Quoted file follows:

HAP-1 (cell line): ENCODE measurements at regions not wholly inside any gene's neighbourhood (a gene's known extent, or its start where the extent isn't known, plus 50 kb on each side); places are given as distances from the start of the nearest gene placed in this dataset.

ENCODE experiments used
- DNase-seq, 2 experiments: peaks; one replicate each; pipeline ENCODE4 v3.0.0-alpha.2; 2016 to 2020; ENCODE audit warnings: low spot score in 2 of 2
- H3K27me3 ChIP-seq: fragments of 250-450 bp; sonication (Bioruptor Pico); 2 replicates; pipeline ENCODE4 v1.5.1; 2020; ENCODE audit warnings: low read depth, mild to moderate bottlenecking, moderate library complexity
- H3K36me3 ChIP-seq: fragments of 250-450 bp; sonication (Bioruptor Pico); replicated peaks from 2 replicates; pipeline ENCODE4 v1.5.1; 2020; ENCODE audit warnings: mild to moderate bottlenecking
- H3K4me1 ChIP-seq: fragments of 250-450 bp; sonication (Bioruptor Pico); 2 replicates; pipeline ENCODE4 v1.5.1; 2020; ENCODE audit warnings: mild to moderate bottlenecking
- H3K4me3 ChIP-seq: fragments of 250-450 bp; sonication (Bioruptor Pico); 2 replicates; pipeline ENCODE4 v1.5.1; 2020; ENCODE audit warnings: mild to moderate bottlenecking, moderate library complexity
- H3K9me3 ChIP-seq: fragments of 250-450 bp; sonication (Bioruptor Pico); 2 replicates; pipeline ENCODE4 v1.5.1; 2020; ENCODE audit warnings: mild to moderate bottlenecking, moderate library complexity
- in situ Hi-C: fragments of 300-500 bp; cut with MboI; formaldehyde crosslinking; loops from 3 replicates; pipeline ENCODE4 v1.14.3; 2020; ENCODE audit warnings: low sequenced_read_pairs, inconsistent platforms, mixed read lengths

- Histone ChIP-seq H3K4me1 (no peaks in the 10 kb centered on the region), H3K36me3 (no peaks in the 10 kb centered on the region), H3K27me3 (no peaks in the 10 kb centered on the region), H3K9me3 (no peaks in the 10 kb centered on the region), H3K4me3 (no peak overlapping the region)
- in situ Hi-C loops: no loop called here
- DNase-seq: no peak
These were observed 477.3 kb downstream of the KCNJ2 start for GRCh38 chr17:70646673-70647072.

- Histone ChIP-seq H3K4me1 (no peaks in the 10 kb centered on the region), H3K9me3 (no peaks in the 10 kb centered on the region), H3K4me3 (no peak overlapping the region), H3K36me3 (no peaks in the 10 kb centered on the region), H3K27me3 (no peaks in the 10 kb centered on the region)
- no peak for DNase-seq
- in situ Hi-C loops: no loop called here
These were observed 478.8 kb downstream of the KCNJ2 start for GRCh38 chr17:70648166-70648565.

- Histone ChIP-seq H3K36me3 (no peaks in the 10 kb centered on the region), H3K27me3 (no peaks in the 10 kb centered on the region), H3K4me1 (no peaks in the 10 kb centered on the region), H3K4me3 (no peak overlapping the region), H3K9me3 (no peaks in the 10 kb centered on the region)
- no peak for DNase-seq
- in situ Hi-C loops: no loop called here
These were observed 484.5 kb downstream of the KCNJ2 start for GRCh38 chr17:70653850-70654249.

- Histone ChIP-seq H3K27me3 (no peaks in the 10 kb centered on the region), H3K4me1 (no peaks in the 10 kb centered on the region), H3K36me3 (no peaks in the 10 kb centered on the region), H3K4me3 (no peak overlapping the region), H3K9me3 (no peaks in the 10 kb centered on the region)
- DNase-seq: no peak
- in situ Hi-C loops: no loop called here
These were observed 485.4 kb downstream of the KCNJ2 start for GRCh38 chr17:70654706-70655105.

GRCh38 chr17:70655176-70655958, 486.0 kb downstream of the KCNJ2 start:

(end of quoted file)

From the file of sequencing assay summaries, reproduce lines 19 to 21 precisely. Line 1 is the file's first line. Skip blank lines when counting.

- no peak for DNase-seq
- in situ Hi-C loops: no loop called here
These were observed 484.5 kb downstream of the KCNJ2 start for GRCh38 chr17:70653850-70654249.